If anyone is wondering: Heck with these labs teaching things like routing and BGP by just plugging routers together. I'm probably going to end up building a scale internet model (if I can) with all the layers and working parts and O̶̩̐̊h̴͉́̉ ̶͍͔͙͛́̓g̴͓͕̟̍o̸̩͆̌ͅd̶̡͇̰̍̃͌ ̶̳̈́̐͑h̵̨̯̃̑e̷̢͙̳̓̃̕l̴̨̳̃̓͂p̸͚̼̍̍ ̵̘͉̇̇m̴͙̟͙̽̓e̶͈͇̋́ ̵̢͔̏̌̀p̴̺̗̗̌ļ̶͍̿ĕ̵̪ȧ̴̡̯͍s̴̲̞̎e̵͕̦̽.
Excuse me while I brainstorm out loud.
The nice thing about this is that, in theory, not every PE router needs a copy of the global routing table, only the backbone routers and ASBRs do. Of course, that means having multiple areas.
In the real world this is a stubby area, or basically a dead-end in the topology. The ABR for the stubby area will re-write the LSAs it gets so that everything in the area uses them as the default route.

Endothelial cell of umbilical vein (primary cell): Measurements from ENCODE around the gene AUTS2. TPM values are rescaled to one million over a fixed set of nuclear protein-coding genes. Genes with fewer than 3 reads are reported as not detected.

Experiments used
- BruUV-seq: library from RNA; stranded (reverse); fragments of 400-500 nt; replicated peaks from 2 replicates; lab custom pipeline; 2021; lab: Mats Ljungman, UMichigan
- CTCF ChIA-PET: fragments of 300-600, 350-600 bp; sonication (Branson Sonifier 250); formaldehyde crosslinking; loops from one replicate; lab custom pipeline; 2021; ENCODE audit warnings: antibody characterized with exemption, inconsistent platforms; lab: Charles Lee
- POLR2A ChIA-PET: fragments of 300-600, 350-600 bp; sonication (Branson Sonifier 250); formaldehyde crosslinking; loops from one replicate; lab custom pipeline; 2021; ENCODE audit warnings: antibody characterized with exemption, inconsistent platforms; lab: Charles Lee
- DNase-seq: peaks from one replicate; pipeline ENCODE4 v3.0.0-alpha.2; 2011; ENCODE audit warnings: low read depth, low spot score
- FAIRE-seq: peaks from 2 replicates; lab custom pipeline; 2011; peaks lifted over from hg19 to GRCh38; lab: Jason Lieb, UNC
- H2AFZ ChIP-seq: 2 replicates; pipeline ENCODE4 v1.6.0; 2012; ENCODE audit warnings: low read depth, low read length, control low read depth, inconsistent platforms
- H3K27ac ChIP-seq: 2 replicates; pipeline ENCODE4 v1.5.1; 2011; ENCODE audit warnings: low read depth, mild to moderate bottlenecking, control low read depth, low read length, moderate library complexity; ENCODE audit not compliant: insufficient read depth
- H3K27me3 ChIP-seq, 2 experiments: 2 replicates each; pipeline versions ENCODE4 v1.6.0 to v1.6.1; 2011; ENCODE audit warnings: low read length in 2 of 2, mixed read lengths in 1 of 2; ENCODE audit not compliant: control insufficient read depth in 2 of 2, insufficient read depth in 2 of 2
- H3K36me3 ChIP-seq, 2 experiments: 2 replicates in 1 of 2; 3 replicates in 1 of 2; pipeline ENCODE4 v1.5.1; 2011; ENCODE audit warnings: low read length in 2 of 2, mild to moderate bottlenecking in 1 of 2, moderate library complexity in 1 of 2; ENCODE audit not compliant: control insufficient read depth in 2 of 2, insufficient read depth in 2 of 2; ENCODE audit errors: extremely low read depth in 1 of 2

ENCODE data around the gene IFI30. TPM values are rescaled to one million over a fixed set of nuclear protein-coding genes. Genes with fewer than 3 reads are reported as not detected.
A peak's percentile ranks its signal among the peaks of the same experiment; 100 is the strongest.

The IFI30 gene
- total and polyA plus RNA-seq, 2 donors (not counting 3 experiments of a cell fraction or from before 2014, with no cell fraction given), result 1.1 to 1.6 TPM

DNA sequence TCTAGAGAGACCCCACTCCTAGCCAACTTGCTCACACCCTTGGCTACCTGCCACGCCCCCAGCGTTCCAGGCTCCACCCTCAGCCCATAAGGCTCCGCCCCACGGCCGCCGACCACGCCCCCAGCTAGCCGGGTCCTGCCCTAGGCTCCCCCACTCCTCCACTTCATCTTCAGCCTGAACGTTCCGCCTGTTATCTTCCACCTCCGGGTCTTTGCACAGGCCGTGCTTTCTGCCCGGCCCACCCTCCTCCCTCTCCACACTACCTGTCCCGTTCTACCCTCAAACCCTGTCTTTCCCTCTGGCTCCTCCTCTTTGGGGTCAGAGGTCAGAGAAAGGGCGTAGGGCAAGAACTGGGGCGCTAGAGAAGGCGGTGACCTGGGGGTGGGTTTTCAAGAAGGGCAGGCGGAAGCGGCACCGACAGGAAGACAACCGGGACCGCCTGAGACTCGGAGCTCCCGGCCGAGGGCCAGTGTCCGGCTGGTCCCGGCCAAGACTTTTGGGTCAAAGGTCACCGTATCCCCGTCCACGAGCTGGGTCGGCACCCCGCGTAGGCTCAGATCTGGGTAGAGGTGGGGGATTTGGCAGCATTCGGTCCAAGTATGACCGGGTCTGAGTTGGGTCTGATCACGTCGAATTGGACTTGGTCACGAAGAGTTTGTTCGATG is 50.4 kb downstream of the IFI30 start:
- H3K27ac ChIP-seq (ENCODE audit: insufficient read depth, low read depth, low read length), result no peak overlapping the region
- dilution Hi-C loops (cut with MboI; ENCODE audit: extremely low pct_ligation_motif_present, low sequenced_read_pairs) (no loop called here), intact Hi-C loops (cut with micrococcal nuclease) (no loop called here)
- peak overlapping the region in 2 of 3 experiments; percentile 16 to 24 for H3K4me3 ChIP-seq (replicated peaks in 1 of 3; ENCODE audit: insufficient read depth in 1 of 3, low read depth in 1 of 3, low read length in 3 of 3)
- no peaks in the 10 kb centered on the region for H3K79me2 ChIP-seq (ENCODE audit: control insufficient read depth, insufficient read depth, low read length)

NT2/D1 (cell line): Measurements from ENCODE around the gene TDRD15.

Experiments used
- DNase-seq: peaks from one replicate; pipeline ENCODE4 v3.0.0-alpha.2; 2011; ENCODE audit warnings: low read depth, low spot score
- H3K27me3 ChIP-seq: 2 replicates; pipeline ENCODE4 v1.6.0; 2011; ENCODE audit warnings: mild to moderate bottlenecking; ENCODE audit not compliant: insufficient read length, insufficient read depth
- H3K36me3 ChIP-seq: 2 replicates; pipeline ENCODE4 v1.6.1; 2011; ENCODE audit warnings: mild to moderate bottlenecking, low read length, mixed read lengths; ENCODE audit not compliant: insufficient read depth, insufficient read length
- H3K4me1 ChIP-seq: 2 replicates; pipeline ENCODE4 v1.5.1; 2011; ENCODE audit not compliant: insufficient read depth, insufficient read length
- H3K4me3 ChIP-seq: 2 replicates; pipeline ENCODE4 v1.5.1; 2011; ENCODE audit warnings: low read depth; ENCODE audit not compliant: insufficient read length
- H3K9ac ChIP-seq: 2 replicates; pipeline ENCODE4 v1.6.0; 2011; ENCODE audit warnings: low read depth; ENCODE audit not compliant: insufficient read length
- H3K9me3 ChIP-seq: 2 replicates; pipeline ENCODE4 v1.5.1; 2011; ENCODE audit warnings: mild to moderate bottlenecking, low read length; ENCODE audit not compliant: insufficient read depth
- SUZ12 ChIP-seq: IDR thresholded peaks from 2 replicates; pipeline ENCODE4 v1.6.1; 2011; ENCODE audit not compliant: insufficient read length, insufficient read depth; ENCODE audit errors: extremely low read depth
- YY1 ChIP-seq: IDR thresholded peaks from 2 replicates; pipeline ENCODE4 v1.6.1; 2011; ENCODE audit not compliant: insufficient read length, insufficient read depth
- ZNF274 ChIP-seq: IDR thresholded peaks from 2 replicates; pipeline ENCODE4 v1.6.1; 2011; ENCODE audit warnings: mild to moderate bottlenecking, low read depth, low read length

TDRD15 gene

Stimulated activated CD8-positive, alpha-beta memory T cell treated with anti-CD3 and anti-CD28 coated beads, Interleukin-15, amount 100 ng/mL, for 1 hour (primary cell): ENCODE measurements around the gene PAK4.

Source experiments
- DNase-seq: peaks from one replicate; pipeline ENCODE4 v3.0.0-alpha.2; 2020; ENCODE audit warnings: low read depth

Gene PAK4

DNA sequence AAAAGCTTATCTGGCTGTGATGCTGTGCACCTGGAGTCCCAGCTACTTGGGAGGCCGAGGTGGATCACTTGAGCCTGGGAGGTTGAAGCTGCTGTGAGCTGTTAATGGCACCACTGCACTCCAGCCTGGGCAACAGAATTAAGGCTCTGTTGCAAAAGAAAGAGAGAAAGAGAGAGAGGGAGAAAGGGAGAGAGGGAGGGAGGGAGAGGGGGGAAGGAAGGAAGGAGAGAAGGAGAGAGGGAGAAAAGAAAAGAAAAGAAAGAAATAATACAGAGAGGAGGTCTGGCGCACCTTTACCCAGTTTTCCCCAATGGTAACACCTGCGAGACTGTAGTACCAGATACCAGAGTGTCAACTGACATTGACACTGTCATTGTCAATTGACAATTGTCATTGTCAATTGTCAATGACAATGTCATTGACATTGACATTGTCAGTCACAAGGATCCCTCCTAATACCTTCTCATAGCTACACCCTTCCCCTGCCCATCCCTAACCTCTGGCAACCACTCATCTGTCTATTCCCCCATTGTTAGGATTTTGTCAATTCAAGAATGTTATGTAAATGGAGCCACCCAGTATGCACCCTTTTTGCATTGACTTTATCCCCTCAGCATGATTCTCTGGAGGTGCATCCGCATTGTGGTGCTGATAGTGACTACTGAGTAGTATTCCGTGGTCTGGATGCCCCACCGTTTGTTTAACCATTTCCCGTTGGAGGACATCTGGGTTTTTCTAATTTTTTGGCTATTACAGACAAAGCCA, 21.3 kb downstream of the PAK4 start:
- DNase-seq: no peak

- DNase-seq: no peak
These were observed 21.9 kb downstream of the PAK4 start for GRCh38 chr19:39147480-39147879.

Problem, the PE is still technically an ASBR.
Solution: NSSA. a Not-So-Stubby Area seems to be the combination I'm looking for. ASBRs are still, well, accepted, and can send their routes to the ABR, and the ABR acts as a gateway for the entire area. Ergo, the PE router itself (ASBR) doesn't need an entire copy of the routing table, it just sends anything from the CE to the ABR, and that can figure out the correct path across the backbone to the other ASBR with a connection to the destination AS.
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